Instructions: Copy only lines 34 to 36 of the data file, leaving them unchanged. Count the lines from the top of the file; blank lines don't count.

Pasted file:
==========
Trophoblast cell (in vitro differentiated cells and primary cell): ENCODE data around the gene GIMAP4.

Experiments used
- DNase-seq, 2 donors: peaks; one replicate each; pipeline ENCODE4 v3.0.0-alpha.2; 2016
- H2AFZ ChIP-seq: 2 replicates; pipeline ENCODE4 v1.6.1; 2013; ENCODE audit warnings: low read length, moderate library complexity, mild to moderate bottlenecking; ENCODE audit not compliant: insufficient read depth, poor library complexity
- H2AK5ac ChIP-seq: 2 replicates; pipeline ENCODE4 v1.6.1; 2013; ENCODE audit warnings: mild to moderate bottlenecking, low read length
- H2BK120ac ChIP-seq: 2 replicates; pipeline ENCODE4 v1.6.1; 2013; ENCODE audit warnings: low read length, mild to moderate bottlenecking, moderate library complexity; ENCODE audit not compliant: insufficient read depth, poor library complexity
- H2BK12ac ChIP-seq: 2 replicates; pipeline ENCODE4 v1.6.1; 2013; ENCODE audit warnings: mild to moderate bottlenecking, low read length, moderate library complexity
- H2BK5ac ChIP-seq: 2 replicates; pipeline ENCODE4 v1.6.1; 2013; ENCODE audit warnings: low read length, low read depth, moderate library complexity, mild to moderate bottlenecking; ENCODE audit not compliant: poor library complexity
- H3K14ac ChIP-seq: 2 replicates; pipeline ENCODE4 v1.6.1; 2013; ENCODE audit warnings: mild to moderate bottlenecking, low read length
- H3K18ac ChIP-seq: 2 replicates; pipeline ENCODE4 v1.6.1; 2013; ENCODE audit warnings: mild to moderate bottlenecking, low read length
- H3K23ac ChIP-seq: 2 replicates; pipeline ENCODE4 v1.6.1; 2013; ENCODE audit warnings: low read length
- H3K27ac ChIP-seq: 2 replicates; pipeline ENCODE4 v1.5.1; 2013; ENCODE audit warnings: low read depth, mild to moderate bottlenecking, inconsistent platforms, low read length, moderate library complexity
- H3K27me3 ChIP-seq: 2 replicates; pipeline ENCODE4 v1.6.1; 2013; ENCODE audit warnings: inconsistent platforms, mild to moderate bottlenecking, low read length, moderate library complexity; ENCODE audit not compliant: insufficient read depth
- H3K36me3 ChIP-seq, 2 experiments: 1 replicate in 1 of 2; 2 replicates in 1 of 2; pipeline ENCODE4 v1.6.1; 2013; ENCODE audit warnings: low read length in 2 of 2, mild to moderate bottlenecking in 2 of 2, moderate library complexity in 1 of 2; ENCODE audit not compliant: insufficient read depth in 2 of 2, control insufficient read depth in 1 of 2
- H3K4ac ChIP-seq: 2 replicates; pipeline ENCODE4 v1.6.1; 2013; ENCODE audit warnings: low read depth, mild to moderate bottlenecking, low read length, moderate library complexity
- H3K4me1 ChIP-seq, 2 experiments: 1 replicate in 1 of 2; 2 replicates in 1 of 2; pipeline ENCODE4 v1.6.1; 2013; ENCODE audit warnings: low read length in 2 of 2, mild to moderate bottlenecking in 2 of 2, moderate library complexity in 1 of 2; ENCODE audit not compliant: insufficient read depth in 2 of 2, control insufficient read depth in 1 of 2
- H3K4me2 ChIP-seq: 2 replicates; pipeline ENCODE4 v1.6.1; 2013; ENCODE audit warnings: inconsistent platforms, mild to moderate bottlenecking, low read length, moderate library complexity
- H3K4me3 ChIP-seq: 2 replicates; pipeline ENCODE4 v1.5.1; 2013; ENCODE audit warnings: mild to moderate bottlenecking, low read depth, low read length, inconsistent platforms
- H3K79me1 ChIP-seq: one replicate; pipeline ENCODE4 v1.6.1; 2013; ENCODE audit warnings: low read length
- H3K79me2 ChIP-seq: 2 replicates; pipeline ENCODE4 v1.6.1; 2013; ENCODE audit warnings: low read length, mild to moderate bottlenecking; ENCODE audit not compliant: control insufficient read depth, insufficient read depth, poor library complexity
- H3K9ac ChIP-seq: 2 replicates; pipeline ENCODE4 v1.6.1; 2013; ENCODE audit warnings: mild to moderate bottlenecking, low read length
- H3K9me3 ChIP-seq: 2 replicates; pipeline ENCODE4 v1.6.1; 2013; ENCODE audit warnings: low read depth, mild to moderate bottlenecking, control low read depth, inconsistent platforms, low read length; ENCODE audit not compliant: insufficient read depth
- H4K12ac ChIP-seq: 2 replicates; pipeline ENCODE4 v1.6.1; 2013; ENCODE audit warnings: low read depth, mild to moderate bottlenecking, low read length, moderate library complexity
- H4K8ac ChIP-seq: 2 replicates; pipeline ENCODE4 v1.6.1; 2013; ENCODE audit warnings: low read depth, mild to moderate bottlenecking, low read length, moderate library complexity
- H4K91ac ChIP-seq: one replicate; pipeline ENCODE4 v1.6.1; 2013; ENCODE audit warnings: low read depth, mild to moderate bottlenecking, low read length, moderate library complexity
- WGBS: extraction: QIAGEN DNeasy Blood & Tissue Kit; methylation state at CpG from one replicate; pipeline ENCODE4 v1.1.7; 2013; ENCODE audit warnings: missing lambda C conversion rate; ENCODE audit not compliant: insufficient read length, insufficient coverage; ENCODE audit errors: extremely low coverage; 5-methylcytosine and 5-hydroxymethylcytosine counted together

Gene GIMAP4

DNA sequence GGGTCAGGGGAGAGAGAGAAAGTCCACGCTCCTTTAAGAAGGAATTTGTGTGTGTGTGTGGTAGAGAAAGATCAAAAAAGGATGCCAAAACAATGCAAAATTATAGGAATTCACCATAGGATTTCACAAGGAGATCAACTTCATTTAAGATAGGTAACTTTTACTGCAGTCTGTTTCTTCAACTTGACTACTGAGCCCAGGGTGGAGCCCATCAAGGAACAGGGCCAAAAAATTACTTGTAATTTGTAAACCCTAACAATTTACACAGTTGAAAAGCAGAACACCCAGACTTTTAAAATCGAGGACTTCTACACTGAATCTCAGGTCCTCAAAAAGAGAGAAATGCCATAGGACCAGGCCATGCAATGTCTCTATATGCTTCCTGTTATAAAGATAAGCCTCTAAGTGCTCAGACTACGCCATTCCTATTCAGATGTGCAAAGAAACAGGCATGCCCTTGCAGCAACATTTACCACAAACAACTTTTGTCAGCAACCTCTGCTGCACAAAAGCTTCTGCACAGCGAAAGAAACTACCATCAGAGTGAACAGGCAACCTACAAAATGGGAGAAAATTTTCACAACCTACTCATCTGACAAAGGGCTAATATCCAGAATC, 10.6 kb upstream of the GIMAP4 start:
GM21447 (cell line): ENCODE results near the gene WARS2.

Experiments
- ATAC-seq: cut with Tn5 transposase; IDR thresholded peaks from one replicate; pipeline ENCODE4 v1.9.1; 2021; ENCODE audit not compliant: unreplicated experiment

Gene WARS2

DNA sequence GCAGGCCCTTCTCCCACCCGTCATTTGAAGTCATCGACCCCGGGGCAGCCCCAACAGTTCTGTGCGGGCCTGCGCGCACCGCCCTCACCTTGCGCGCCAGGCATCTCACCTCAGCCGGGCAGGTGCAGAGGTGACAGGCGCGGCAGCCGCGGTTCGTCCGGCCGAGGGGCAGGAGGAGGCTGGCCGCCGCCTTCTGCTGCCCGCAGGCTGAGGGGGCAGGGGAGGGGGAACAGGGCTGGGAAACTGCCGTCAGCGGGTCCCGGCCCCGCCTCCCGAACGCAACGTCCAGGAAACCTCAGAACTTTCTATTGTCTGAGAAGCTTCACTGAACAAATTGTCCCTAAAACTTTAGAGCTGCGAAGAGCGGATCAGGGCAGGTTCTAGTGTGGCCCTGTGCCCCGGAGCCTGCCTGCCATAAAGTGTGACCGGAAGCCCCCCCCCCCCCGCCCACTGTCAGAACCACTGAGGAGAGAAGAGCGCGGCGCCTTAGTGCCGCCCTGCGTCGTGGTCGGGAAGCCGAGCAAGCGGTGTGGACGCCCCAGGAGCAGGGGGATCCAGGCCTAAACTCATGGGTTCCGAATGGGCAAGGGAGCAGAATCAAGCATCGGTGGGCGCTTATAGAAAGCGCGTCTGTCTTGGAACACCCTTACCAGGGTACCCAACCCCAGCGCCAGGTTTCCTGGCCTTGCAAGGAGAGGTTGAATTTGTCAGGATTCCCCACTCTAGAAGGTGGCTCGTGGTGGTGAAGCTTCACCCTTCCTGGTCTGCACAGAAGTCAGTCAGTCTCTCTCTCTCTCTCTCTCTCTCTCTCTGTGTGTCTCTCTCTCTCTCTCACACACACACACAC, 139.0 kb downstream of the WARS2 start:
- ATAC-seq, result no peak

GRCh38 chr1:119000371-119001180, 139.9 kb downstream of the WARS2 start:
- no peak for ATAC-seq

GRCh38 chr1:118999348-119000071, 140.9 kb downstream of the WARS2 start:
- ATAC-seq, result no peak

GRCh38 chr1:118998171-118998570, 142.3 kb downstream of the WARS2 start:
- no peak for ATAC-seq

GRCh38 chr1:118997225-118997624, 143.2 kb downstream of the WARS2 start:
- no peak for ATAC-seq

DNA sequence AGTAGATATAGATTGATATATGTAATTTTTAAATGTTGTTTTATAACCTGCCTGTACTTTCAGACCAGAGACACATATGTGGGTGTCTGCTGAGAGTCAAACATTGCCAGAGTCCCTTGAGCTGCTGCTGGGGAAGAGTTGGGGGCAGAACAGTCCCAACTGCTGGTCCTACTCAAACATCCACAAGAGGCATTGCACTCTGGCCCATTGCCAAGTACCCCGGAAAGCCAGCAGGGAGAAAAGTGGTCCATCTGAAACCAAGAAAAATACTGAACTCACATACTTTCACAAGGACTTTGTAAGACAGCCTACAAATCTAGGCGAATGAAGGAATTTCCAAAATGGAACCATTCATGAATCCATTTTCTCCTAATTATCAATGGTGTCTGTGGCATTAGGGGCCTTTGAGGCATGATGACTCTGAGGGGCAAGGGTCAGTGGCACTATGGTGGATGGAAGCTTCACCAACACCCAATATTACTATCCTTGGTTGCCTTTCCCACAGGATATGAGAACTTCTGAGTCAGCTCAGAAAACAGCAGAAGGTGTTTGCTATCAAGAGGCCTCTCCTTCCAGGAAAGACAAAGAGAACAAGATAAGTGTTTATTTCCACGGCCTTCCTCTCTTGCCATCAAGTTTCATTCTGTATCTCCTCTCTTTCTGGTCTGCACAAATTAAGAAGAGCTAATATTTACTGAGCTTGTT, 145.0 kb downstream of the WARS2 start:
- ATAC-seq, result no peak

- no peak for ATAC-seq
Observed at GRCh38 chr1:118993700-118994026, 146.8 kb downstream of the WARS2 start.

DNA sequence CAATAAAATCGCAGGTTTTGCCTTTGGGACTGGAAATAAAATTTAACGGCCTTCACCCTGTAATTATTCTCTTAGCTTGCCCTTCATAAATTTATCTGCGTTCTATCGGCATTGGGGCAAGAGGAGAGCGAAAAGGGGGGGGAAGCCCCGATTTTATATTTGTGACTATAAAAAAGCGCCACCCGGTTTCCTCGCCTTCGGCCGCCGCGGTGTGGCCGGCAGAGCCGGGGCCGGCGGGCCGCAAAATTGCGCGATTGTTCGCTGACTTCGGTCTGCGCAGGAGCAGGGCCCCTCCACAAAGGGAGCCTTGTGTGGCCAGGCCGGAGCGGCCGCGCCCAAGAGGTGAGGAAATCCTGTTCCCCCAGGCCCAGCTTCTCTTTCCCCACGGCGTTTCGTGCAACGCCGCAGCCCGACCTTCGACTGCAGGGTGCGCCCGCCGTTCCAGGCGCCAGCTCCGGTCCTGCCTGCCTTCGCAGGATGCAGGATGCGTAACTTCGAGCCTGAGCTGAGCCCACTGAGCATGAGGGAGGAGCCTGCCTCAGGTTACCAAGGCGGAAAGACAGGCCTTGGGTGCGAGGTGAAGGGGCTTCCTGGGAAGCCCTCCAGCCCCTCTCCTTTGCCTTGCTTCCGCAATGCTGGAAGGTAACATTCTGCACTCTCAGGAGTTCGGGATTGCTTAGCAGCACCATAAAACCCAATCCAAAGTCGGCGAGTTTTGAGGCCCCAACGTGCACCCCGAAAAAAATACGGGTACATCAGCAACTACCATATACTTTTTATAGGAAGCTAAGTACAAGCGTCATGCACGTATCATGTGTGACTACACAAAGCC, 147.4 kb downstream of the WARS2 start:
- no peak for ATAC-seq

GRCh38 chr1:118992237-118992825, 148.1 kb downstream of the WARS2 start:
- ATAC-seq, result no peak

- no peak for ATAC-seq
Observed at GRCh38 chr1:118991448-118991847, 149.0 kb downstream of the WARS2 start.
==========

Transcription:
- ATAC-seq, result no peak

GRCh38 chr1:119000371-119001180, 139.9 kb downstream of the WARS2 start:
- no peak for ATAC-seq